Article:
Serum Protein Test

September 15, 2013 | By | Add a Comment

Serum protein is the amount of proteins present in blood plasma. In the blood plasma, protein is found in two forms namely albumin and globulin. Proteins in blood plasma have many functions such as transport of lipids, vitamins, hormones, and metals in body. They also help in regulating acellular activity. Moreover, proteins in blood plasma help in the functioning of immune system. 

Some blood proteins serve as enzymes and others act as protease inhibitors. Hemoglobin itself is not a blood protein and is carried inside the red cells and not in the blood serum. The blood serum is made up of albumin, which forms the largest composition of the blood proteins. This accounts for close to 55 percent of blood proteins. 

The role of albumin is to transport lipids and steroid hormones throughout the circulation system to other parts of the body. On the other hand, globulins consist of about 38 percent of blood proteins. This substance is responsible for transportation of hormones, lipids, ions, and assists in the immune function. 

About 7 percent of blood protein occurs in form of fibrinogen. In the process of blood clotting, fibrinogen is converted to fibrin, which is an insoluble substance to help in clotting. A small percentage, about 1 percent of blood proteins consists of regulatory proteins like hormones, enzymes, and pro enzymes. Blood proteins are produced in the liver apart from the gamma globulins. 

Total serum protein test

A total serum protein test is performed to measure the concentration of protein in blood plasma. This test is also used to measure the amount of the two forms of proteins in blood plasma, that is, albumin and globulin. Albumin is synthesized in liver and helps in keeping the blood inside the vessels and preventing it from leaking out of the vessels. 

Albumin also assists in the transportation of medicines and other substances in blood. It as well helps in growth and healing of tissue. Globulin consists of different proteins, which are; alpha, beta, and gamma. Whereas some globulin binds with hemoglobin, other globulins help in transporting metals like iron in blood. They also help in fighting infection through the immune system. Separation of serum proteins through the process of electrophoresis is helpful both diagnosis as well as a clinical monitoring.  

Albumin test is done to check how the liver and kidneys are functioning. It is also done to establish if the diet you are taking has sufficient proteins for the health of the body. Albumin tests may be performed to help in determining the cause of edema, or swelling of ankles, ascites or swelling of abdomen and collection of fluid in lungs or pulmonary edema.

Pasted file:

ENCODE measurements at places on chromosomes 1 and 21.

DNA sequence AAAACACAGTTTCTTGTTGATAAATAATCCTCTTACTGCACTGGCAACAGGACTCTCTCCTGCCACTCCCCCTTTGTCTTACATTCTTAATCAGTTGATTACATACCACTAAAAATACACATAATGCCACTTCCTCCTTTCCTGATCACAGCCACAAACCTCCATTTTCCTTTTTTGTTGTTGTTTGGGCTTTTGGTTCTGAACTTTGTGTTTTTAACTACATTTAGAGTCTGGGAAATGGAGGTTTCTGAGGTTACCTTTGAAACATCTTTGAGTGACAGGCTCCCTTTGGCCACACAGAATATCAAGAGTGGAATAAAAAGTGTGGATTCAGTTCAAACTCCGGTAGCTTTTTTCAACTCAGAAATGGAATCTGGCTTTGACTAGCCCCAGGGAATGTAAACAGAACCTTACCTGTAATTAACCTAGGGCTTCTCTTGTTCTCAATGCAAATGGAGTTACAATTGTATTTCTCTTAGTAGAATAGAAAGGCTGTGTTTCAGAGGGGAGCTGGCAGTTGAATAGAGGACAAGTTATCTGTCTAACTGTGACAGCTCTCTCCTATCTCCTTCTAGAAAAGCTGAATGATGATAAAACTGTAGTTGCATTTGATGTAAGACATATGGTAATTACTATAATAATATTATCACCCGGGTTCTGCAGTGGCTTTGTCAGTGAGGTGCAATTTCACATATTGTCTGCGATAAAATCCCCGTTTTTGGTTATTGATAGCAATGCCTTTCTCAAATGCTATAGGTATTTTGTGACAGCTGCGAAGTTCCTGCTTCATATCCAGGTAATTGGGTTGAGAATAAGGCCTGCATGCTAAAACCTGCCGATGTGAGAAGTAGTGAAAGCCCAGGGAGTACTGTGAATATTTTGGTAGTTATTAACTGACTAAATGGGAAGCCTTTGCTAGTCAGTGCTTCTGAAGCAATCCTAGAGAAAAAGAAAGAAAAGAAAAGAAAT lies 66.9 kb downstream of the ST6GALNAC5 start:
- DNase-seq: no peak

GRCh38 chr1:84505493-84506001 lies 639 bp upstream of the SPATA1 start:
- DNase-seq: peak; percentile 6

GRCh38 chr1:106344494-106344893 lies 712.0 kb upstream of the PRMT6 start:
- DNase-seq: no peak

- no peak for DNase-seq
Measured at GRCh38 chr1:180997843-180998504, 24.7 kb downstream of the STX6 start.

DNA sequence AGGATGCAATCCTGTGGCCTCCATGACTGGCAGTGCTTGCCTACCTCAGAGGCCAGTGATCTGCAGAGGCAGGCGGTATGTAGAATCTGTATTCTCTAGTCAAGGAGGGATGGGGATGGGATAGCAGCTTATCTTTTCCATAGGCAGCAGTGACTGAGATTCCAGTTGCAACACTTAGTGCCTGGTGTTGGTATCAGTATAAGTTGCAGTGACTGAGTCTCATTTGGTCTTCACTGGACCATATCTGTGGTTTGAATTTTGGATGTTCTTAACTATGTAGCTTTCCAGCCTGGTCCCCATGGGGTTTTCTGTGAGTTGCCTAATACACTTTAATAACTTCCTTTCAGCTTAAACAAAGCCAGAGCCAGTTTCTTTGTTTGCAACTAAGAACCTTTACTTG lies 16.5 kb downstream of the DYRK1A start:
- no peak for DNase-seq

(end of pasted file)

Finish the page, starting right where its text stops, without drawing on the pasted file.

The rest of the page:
Moreover, globulin test may be done to help determine the chances of suffering an infection. The test may also help in finding if a patient has a blood disease like macroglobulinemia and multiple myeloma. The tests for total serum protein may be broken down into total protein, albumin, alpha-1 globulin, alpha-2 globulin, and beta globulin.

The normal values of total proteins in blood plasma range from 6.4 to 8.3 grams per deciliter. The normal levels of albumin range from 3.5 to 5.0 grams per deciliter. Alpha-1 globulin levels range from 0.1 to 0.3g/dl, alpha 2 globulin- 0.6 to 1.0 g/dl, and beta globulin- 0.7 to 1.1 g/dl. These readings can vary from one laboratory to another. 

Causes of high levels of serum proteins

The general causes of changes in serum total protein may be due to change in the plasma water volume and the concentration of any one or more of the specific blood plasma proteins. Albumin is particularly present in high concentrations in an individual and therefore if there are low levels of this protein substance, it may lead to a condition known as hypoproteinemia. 

A decrease on the volume of plasma water or hemoconcentration may lead to some degree of hyperproteinemia. When hemodilution occurs, it may result to some degree of hypoproteinemia. When there is inadequate water intake or excessive water loss in body, these situations may lead to hyperproteinemia. Conditions like diarrhea, vomiting, and Addison’s disease may cause excessive loss of water. Increased production of proteins may also lead to hyperproteinemia. 

High albumin levels could be caused by severe dehydration. High globulin levels may arise due to presence of diseases of the blood like multiple myeloma and hemolytic anemia. Other conditions like autoimmune disease including lupus, rheumatoid arthritis, and sarcoidosis may also lead to high globulin levels. Other diseases like kidney disease, tuberculosis, and liver disease are also associated with high globulin. 

Low levels of albumin could be caused by poor diet or malnutrition, liver disease, kidney disease, and autoimmune diseases like lupus and rheumatoid arthritis. Hyperthyroidism, heart failure, uncontrolled diabetes, and gastrointestinal malabsorption syndromes like crohn’s disease also cause low levels of albumin. Total serum protein may increase during pregnancy. 

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